Friday, 16 September 2016

The Next Chapter

Only a few short months ago I uploaded a post that spoke about my dilemma regarding my undergraduate Sociology dissertation.  Under all the stress of the final year, and concerns as to what my future would hold I had felt like giving it all up.  I had declared to myself that University was not for me.

In truth, I had become scared.  Scared of failure, and in my fear I had almost quit.  Thankfully for me, I completed my dissertation, although I changed the topic at the very last minute which consequently led to a piece of work that didn't have nearly enough time dedicated to it!  But I did it, and was pleasantly surprised when my final mark came through.

I was capable.

It's funny how fear of failure can sometimes cause us to throw in the towel and not bother trying at all.  I deeply regretted allowing my depressive episode overwhelm me during my third year of study.  The University offered numerous levels of support, but I was too afraid to reach out.

In short, I do not like admitting that my mental health is not always great.  I feel ashamed that I have a disorder which can take away all of my energy and leave me wishing for eternal sleep.  And it frustrates me that my condition is cyclical.  It also reassures me.  It will eventually pass.  The highs and the lows.

I gained my undergraduate degree, and while I passed with honors, if I had had the courage to reach out and admit I was feeling overwhelmed and my energy levels zapped by a depressive episode, I could have gotten the support needed for a plan of action that could have meant I would have completed the two modules I ended up dropping.  In total I passed the required amount of credits to earn a degree with honors, but I was angry at myself because underneath the fear of failure I knew that if I hadn't given up I could have done so much better.

For any students who may happen to come across this post, I have one piece of advice:

If you are struggling, if you feel low and tearful, stressed out and overwhelmed - reach out, speak to the University, do not struggle on your own, because you are not alone.  And don't give up or drop out (unless that is something that you conclude is best for you).  Don't let the fear of failure take away your dreams.

Following my graduation this June, I set about looking for jobs in my areas of interest.  As a mature student, I already had a wealth of employment experience, although I did not want to return to the jobs I had once done.  I've always found it difficult to internally rationalise simply doing a job to earn money.  I wanted to work in an organisation or field that actually benefited humankind.  I also really love writing and reflecting on my thoughts around issues that grab my attention.  So my aim was to procure work in the third sector which I hoped would allow me to use and improve my writing skills.

The one position that really filled me with excitement was one I had seen advertised with the British Red Cross.  It was for a volunteer Refugee Case Worker.  And it was applying for this and similar positions in various non profit organisations that led me to come a little closer to what I hoped to do with my future, and where I could possibly see myself in five-ten years from now?!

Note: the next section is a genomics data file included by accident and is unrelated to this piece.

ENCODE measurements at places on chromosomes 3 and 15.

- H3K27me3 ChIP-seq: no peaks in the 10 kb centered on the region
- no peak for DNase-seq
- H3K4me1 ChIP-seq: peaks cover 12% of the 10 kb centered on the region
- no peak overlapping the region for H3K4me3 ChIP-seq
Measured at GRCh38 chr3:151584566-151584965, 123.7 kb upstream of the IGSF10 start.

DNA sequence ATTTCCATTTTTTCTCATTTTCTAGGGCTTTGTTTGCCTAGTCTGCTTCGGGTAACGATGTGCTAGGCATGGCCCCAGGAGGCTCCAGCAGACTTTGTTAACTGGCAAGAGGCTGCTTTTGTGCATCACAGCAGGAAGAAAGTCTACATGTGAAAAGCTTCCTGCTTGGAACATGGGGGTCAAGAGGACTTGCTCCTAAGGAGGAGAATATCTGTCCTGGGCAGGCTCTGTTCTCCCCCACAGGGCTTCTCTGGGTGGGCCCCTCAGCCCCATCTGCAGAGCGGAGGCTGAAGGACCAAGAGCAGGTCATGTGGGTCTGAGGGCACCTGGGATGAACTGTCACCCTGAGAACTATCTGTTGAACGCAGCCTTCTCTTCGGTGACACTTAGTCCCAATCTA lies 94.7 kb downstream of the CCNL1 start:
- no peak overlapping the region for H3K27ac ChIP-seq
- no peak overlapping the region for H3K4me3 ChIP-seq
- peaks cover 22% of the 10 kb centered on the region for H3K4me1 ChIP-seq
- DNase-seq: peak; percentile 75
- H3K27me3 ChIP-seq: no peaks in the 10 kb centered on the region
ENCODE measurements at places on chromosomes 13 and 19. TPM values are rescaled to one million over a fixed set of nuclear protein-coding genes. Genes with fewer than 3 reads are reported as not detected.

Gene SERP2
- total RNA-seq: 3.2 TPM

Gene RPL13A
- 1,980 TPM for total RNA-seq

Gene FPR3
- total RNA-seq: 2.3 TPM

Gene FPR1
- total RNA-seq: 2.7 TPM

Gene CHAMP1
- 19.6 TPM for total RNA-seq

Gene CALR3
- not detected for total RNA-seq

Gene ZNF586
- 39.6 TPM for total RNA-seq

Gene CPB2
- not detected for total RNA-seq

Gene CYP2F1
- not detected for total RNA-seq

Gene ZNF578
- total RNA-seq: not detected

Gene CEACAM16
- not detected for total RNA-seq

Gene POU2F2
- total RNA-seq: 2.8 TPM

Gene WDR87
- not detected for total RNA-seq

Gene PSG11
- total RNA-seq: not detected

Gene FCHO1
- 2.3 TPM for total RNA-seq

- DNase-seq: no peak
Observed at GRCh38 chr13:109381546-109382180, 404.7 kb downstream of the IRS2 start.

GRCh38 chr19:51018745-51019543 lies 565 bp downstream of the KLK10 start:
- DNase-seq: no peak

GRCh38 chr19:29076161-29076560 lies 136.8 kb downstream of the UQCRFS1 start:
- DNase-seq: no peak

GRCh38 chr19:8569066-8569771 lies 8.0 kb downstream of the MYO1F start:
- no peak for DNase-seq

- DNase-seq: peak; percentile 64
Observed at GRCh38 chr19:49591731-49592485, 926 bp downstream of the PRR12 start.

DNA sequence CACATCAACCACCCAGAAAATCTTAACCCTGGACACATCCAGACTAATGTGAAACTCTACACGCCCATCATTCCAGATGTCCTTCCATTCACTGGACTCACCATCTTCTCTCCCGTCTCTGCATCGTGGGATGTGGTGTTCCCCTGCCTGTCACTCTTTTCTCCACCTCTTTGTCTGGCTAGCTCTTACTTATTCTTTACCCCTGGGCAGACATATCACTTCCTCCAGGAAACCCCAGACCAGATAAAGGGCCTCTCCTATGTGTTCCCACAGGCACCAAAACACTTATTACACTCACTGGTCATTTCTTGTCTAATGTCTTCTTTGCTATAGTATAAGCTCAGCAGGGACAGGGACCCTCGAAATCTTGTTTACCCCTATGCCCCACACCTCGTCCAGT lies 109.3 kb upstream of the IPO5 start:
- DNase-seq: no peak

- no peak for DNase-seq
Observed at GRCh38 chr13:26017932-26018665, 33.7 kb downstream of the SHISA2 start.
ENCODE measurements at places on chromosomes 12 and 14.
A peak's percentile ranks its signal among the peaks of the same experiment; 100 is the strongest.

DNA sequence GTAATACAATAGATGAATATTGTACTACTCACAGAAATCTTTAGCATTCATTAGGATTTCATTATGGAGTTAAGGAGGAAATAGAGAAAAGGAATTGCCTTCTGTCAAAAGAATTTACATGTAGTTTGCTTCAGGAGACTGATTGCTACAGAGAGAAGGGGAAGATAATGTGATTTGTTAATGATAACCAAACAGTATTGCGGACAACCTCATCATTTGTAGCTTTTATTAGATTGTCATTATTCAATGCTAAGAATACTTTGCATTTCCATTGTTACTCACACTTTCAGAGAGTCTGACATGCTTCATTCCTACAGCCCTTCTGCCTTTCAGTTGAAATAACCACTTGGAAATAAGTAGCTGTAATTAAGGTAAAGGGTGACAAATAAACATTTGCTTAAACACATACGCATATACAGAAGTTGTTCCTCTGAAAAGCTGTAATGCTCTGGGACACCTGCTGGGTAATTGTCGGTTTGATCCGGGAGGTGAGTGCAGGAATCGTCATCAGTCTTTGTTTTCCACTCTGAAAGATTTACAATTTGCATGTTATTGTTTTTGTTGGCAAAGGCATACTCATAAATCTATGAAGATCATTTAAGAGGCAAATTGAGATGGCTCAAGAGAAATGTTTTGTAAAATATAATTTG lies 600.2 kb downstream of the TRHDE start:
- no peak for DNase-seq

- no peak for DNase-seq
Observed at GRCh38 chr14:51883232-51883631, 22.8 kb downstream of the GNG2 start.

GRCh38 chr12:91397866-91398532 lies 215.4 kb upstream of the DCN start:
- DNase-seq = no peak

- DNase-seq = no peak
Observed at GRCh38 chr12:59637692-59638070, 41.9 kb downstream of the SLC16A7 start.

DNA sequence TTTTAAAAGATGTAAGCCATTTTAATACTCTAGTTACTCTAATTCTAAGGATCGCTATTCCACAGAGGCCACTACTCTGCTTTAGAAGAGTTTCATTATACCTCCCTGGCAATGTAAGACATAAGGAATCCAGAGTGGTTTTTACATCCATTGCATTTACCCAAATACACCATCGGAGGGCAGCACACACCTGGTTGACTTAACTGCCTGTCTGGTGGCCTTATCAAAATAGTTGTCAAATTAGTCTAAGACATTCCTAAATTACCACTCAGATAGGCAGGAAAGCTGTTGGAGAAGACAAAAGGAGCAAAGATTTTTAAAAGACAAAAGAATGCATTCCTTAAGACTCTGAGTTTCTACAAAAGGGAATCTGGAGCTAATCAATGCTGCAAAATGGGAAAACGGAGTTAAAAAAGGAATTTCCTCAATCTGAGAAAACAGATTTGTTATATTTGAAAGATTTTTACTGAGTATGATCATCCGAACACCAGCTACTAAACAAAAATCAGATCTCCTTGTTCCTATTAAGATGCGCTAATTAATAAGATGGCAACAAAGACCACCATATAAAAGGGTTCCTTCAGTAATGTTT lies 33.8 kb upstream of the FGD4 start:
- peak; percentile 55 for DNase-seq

I wanted to return to my original plan I had had before I began my undergrad career.  I wanted to undertake a Masters, I wanted to continue learning and expanding on my interests and knowledge and indulging in my love of writing.

I found the perfect Masters Degree, I applied, and whilst I hadn't truly believed I would gain a place, I hoped beyond hope that I would.  Waiting for the email that would inform me of whether I had been successful or not was absolutely awful, I felt like I was suspended in limbo.

Whilst I awaited my fate, I continuously applied for jobs and attended interviews.  I hadn't had much luck, many applications being thanked for but 'not progressing the application further'.

There's an old saying about buses; none for ages, and then they all come at once.  In my case this was true; first a job offer, and then the very next day an offer letter for my place at University.  Out of the two I was more ecstatic over the uni acceptance letter than the job offer.  Whilst financially I am going to struggle, and the workload will be challenging and testing, I just knew that I had to do it.
I remember what I wrote in my UCAS personal statement about the reasons for wanting to study sociology.  I had wanted to gain the knowledge and understanding so that I would be able to do my part in creating a more equal and peaceful world.  I wanted to help those less fortunate than myself, those who suffer simply due to where on the planet they happened to be born.  Naive as it may sound, I want to make a difference, and I want to help to create a better world.

So, come Monday I begin the next chapter of my life.  And I can honestly say for the first time in four years I have complete clarity as to where I am heading and what my goals are.  For a while I didn't have a clue, but now it feels like a huge light switch has been flicked on, and I honestly can't wait to get started.  And this time I wont allow my fear of failure stop me.  It's time for me to step into my full potential, and show myself what I'm capable of......

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